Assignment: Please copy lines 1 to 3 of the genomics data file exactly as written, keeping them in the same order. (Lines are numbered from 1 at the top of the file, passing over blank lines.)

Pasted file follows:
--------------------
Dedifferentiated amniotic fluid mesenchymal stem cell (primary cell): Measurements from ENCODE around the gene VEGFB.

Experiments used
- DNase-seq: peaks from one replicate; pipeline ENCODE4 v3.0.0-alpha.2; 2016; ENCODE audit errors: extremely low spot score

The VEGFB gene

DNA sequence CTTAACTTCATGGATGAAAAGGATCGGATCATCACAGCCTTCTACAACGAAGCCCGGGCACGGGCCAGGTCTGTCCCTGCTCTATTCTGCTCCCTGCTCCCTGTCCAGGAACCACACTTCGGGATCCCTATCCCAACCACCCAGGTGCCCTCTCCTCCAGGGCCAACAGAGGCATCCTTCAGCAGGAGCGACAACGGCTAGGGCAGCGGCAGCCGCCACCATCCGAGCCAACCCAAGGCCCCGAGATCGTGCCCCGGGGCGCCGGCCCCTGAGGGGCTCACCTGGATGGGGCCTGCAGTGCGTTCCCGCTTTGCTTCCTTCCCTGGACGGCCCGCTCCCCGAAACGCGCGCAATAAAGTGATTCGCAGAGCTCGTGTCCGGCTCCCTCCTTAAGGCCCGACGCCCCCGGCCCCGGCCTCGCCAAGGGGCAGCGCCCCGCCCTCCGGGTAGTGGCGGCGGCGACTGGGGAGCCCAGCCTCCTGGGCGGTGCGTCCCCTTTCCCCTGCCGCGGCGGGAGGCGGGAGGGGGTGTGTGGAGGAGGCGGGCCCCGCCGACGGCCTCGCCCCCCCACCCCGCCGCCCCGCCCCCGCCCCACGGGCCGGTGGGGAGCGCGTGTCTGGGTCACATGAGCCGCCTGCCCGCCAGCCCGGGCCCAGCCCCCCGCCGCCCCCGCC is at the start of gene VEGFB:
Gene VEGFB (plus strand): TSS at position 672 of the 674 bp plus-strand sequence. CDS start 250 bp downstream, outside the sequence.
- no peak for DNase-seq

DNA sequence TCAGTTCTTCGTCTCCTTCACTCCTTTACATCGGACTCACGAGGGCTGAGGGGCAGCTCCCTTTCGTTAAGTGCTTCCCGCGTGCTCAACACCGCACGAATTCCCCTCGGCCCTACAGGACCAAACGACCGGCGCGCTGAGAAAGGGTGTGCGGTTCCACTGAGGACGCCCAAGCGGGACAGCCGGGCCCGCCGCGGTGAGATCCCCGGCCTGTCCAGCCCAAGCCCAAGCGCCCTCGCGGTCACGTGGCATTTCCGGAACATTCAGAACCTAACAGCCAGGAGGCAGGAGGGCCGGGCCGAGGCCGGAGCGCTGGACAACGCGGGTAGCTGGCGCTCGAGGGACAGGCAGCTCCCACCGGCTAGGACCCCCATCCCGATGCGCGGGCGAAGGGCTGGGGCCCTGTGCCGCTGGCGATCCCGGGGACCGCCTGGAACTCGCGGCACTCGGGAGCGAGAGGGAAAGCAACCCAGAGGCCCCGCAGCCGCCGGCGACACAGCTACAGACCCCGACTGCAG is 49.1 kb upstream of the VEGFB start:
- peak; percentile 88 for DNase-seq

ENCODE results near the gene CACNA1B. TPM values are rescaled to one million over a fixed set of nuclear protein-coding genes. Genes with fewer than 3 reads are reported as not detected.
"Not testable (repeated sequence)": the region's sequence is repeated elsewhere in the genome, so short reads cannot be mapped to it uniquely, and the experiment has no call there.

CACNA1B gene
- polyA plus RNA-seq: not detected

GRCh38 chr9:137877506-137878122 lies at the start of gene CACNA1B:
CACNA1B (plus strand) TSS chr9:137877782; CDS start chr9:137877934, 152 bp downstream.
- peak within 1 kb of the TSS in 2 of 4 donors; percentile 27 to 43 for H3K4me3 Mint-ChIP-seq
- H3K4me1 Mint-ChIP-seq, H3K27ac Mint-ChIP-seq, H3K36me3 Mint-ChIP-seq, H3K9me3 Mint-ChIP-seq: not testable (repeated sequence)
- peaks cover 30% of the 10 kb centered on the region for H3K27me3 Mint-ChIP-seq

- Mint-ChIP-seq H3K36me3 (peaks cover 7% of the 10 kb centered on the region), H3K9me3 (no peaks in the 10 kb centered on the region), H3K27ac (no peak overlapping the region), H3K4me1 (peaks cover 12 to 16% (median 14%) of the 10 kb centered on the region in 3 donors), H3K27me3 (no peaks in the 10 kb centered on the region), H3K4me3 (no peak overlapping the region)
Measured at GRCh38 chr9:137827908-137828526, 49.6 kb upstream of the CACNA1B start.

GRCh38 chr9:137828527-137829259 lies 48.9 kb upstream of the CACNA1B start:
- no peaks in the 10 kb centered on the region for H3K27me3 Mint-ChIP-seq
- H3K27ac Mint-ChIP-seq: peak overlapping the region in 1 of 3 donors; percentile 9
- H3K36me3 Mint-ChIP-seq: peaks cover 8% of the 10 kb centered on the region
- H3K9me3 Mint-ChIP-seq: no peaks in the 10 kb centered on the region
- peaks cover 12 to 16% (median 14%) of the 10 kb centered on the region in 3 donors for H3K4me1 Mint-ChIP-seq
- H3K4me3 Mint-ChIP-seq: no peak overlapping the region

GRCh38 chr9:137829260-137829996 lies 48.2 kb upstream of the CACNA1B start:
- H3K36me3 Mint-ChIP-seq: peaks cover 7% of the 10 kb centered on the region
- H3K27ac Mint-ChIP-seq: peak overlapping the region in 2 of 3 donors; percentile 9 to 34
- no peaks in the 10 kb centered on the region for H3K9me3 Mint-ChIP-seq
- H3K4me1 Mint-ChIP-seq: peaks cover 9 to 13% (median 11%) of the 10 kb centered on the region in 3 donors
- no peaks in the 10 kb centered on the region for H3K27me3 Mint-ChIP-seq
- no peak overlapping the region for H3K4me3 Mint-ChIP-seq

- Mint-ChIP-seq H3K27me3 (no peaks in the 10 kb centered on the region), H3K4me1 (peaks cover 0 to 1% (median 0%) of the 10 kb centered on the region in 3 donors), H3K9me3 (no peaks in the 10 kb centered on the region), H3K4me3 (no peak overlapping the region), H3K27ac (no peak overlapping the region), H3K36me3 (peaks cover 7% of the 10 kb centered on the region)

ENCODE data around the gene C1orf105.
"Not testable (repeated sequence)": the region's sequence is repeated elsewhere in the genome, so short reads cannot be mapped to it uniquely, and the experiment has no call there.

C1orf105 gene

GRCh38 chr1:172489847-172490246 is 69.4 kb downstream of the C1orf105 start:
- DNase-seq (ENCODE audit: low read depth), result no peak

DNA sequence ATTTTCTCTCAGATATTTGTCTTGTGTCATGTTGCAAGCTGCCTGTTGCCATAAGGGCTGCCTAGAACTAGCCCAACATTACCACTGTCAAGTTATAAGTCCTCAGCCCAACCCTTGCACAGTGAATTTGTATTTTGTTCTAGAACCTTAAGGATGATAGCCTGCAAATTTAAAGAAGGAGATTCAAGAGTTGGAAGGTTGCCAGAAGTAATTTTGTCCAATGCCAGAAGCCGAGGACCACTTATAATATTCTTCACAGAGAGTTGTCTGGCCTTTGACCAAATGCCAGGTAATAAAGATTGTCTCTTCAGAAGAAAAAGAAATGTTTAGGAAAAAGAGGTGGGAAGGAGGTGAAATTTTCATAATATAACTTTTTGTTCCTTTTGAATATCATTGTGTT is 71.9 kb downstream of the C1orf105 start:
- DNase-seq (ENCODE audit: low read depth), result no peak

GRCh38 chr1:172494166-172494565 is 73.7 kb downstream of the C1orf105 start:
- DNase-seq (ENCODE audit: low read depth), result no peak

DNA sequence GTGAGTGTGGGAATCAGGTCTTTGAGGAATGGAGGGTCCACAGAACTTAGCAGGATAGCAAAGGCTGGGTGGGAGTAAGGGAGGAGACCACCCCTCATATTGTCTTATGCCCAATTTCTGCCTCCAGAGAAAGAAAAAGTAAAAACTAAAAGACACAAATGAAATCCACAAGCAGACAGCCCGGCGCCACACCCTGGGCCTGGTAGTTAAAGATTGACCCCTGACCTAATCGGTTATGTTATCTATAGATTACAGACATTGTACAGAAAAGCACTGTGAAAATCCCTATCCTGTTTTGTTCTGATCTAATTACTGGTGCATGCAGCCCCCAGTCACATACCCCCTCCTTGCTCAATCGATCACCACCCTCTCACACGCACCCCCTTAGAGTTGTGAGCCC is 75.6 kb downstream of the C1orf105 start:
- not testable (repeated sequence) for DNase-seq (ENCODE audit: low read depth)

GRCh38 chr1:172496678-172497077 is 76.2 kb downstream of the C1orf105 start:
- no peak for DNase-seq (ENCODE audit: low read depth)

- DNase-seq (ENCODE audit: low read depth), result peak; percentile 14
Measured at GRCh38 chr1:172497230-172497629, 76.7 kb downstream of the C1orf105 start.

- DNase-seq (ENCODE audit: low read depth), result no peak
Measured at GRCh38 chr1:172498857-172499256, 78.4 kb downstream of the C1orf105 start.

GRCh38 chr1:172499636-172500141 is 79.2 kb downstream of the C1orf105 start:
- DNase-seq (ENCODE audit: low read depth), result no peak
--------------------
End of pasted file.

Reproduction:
Dedifferentiated amniotic fluid mesenchymal stem cell (primary cell): Measurements from ENCODE around the gene VEGFB.

Experiments used
- DNase-seq: peaks from one replicate; pipeline ENCODE4 v3.0.0-alpha.2; 2016; ENCODE audit errors: extremely low spot score